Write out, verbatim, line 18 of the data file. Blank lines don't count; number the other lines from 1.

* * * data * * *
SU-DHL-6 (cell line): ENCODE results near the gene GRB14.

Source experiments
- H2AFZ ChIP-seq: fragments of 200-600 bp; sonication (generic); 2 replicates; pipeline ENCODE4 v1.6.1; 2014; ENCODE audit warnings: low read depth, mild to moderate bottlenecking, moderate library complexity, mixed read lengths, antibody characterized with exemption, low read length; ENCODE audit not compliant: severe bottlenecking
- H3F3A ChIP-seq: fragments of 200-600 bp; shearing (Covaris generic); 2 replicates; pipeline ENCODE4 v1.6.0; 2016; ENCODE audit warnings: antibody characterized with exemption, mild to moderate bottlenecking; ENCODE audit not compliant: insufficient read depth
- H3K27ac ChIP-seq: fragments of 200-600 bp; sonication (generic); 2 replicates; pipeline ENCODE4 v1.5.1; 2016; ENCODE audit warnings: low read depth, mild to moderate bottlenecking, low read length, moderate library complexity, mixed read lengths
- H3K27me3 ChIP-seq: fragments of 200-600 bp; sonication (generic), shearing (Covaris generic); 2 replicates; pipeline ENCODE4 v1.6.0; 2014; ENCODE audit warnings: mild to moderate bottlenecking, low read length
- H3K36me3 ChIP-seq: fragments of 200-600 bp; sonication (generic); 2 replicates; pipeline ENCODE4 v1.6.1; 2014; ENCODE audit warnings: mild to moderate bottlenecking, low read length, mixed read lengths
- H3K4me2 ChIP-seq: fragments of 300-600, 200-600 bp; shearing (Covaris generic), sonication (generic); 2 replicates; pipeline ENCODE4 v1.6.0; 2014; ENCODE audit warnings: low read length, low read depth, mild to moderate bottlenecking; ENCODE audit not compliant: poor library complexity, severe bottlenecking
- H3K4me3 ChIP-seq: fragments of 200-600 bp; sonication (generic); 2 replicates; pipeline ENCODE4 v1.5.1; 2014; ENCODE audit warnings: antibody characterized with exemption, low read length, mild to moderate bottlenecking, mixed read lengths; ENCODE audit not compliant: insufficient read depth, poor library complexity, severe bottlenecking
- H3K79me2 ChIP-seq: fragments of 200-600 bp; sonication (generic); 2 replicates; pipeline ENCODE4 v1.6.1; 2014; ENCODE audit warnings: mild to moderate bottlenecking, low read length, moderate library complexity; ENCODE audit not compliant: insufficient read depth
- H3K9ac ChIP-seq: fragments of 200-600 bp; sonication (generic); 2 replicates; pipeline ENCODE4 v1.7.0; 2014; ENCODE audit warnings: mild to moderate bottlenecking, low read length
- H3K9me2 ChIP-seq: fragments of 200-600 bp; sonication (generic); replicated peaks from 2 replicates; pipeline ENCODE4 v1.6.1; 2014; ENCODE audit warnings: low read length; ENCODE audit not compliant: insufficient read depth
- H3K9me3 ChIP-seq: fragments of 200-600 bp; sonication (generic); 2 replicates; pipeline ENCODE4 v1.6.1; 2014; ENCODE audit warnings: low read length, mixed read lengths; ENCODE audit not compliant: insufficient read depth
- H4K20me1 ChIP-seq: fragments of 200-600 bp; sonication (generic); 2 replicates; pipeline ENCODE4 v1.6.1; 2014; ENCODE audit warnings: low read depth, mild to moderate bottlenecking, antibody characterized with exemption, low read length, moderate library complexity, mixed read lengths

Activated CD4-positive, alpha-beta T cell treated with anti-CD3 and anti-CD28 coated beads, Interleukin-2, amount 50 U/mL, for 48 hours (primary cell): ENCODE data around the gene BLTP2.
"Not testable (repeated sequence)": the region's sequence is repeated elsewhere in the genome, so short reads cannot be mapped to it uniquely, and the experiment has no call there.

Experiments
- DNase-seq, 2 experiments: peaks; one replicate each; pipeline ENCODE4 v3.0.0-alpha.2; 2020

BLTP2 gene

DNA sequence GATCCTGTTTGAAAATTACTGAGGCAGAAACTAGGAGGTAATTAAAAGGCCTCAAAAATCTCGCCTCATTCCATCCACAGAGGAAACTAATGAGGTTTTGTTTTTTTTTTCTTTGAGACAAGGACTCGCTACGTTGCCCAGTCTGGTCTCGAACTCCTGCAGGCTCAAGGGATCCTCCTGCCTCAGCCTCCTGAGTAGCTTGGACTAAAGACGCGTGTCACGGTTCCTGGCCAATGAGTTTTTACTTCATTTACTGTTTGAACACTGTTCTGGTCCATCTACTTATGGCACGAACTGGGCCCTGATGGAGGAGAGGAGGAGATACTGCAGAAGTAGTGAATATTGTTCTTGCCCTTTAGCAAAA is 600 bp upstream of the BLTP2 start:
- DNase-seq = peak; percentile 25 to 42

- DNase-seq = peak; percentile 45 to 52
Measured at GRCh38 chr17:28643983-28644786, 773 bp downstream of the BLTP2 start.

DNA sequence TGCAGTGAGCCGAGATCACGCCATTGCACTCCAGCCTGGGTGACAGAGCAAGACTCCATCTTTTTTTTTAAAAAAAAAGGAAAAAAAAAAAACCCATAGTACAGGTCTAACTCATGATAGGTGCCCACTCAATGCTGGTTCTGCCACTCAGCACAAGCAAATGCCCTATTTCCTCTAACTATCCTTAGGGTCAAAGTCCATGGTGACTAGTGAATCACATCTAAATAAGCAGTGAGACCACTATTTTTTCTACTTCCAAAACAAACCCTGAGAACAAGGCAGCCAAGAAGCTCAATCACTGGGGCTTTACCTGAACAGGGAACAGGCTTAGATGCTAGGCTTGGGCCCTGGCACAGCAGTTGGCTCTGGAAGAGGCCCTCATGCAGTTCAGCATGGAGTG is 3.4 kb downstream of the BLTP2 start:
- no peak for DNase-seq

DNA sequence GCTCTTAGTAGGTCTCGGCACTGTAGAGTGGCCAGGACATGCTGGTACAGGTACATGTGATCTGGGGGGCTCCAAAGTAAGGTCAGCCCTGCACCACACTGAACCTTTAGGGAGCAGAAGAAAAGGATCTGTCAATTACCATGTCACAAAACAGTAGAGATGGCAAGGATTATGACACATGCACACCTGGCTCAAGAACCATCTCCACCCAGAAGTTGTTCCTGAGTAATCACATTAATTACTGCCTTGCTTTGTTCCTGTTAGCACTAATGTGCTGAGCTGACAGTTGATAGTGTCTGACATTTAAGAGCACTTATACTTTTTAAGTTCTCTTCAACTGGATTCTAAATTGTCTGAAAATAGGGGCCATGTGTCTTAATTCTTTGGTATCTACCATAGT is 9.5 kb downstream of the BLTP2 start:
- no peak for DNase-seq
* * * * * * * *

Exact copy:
- DNase-seq, 2 experiments: peaks; one replicate each; pipeline ENCODE4 v3.0.0-alpha.2; 2020